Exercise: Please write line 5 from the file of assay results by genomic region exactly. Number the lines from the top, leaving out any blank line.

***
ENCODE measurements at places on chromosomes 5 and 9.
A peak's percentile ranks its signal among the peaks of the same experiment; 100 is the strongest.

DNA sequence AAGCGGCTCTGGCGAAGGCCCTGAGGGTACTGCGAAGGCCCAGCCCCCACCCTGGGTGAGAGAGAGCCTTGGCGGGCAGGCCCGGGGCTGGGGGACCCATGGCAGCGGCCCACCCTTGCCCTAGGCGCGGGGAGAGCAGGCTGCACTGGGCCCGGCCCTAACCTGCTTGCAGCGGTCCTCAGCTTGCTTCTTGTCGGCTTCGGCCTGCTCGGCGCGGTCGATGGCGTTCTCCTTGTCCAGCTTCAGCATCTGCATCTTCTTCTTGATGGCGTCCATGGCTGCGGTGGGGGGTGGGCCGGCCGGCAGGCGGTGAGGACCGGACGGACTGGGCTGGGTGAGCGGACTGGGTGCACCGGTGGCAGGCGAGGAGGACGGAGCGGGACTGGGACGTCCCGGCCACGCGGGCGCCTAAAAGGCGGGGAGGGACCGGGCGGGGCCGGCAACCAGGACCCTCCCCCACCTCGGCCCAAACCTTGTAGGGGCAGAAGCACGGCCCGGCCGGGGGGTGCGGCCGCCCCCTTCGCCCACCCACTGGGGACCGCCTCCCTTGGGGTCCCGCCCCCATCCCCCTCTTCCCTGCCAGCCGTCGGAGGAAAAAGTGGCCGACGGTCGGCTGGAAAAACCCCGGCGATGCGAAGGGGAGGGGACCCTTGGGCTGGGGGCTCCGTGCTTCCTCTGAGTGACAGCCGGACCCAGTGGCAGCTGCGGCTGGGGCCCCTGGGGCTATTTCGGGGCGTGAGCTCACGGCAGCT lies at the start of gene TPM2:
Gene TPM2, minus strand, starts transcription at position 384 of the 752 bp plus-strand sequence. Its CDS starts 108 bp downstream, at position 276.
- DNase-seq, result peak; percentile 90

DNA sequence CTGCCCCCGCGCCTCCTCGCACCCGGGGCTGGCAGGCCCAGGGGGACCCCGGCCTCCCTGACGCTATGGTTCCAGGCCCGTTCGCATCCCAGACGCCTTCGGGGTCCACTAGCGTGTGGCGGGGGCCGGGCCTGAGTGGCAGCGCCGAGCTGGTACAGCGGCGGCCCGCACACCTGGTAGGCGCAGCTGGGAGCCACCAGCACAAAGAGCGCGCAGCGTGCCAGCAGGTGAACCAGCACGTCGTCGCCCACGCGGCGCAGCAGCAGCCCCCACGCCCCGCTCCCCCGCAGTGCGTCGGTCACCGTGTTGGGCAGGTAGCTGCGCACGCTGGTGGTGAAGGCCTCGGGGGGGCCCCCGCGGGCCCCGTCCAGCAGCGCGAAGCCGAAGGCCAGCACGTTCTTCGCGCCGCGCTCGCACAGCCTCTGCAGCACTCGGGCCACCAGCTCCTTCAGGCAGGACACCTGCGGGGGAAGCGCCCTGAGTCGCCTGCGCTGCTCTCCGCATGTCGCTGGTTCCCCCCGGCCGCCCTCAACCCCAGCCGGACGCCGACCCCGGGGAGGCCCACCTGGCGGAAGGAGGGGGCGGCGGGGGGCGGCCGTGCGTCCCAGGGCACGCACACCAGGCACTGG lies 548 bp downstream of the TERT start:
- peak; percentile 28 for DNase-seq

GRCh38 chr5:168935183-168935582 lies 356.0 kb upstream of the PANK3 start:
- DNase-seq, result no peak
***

- DNase-seq, result peak; percentile 90